I may have mentioned with much fanfare and in many venues that I was sworn into the Washington Bar Association last Friday. As with many rites of passage, the ritual itself marks a slow transformation that has been happening and continues to happen; it does no actually confer magical lawyer capabilities. Although boy does it change some of the legal repercussions if you allow it to do so. But there's wiggle room on either end - before this, I could do quite a lot of legal work so long as my mom was ultimately responsible for it and now I am still waiting for my WSBA number (no, biking-nut-boyfriend, I still do not mean my Washington State Bicycling Association Number and no I am not planning to compete in any bike races this year despite my obvious aptititude at all kinds of bike handling, such as... well falling mostly and occasionally breaking my chain) in order to enter pleadings and so on.

But that said, it was a momentous occasion and meant far more to me than my graduation from law school (squished as that was between bouts of bar prep assignments, I barely celebrated and didn't really feel like the J.D. alone really indicated the culmination of three pretty tough years, since the end goal was the being-at-work-being-a-lawyer thing). Our final hurdle before the official swearing in involved a full morning of New Lawyer Education. This is half welcoming committee and half "all the practical information you really should have heard during law school." Lawyers have a funny view of law school and I don't blame them. Not only do they have their hazy memories of the trauma involved with what amounts to a form of intellectual boot camp and/or brainwashing, but they also have experienced plenty of young attorneys. And boy are we bright-but-bleary eyed and useless sometimes! I heard a lot of times in a lot of different ways that now that we are out of school and done with the bar we need to remember how to be human beings again - remember our guts, step away from the technicalities, do non-legal activities. Oh and be constantly on watch about recording our hours. God, tell me about it! My time is divided up by the tenth of an hour - try to manage that with today's normal amount of multitasking.

My other favorite tips/moments were:

  • Figure out how to work with translators, because increasingly you will be needing them and it can raise some very interesting ethical problems. Sometimes talking with them in advance can be extremely helpful. And be aware of cultural ideas that might color the effectiveness of a translator (gender, for instance, or the example of the court translator for a criminal case who just happened to also be the defendant's priest!)
  • When it comes to networking, make a list of non-legal things that you genuinely love - whatever those may be - and joing some kind of club related to these. Being known socially is often a great way to garner referral sources and not being surrounded by lawyers keeps you sane and in touch with your gut a little bit more.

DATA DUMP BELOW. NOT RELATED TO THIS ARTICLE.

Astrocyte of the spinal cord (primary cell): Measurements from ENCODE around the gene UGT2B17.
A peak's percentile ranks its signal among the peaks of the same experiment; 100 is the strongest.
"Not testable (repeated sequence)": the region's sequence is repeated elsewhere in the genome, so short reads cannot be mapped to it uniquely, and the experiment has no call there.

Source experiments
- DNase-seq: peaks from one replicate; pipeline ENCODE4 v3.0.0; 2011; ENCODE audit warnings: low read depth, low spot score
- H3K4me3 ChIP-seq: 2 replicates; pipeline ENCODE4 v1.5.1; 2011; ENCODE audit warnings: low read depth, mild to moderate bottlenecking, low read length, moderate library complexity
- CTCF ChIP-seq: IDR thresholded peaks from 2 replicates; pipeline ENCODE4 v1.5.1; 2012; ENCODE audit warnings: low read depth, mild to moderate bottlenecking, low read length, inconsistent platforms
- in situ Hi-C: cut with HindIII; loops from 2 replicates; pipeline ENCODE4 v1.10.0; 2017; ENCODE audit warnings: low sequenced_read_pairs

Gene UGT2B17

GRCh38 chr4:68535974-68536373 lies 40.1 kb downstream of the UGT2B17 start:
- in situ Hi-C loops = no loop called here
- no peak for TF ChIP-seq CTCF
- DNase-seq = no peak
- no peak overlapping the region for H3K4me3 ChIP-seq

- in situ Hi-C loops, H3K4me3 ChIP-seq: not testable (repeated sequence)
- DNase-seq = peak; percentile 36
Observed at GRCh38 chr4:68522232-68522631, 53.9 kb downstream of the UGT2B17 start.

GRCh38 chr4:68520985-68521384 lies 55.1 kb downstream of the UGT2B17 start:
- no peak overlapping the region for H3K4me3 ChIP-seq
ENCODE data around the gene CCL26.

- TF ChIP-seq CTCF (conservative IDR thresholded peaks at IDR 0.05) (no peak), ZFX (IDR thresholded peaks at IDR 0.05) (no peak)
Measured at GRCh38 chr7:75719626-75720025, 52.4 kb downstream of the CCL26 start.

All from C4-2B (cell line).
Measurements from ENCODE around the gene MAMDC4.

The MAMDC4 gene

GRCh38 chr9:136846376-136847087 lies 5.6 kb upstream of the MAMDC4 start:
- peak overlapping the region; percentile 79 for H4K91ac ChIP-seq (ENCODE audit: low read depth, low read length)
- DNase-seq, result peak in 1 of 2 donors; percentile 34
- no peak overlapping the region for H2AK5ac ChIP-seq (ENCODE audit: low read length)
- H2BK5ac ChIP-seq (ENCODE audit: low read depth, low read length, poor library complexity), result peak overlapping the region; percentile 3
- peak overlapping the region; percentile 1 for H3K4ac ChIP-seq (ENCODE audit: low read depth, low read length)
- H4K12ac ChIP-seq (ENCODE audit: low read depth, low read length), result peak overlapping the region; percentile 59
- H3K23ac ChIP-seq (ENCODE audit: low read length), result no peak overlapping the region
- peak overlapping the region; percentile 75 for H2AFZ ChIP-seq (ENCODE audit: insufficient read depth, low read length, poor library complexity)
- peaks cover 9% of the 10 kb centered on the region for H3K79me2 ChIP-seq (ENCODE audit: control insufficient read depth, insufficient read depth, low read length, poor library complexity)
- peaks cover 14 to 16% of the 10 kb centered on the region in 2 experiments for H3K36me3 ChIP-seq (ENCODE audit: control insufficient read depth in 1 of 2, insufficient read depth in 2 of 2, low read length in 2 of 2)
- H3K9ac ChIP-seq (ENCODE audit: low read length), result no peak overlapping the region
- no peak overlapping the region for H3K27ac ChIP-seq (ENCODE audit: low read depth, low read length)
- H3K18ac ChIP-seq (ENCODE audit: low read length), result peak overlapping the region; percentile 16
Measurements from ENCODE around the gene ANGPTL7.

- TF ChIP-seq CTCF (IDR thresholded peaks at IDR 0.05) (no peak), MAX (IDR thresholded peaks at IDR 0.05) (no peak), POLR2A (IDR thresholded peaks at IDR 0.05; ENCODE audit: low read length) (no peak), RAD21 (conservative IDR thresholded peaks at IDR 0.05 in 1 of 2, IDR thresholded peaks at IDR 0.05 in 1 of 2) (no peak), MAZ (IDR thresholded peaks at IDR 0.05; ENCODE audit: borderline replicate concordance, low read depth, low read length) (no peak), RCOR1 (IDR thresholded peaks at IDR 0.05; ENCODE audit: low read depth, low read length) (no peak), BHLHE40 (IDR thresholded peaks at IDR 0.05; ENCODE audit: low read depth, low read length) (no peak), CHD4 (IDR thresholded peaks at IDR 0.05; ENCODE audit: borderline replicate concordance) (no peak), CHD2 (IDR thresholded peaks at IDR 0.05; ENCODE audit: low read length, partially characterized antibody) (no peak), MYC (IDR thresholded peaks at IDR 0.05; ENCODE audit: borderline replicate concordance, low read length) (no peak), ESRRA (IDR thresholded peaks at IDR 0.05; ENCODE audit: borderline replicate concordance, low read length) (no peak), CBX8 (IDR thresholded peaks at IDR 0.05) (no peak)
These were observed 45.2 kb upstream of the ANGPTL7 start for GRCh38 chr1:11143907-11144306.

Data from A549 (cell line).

• Figure out what kind of practice you want to have and try to find clients who want that kind of attorney. The best time to avoid issues with clients is when deciding to take them. Because we're young lawyers, people may think we're desperate, but making sacrifices early on in order to build the client roster that allows us to excel will pay off in the long run. 
  • Find one point of non-law connection with every attorney you share a case with and you will be interact with a great deal more perspective and humanity. 
Anyways, there was also coffee and pretty decent sandwiches. Oh, and the ringleader - our current bar president - had a rather dashing tie featuring ostriches with their heads buried in the sand.

I think they were meant to be role models
for handling what we're about to get into!

The swearing in itself was blessedly brief. I'm sure that we spent more time waiting outside for the courtroom to open up - me with roughly twenty pounds of flowers from my various awesome admirers (love you mom, Dad, Molly!) For the first time, we got to step "before the bar" which refers to the front - well - pew between the seating area and the judge's bench. Our oath was so long, they gave us a script and we all attempted to read it out in unison. And, like I said, I still don't have my bar number, but I am an attorney damnit! Unless it's all one of those practical jokes where I didn't really pass and they cruelty of it just got a bit out of hand. Anyways, there were about seven other attorneys being sworn in with me. Each had the opportunity of being introduced by an affiliate or friend, but only my mom stepped up. Which was kind of awesome, because she gave this detailed background of the high points of my resume from undergrad until now (including all the awards and scholarships I've gotten as well as work experience). Then the bar president "introduced" the rest by calling their names, one after another in quick succession - after me, how could anyone else be interesting enough to garner comment!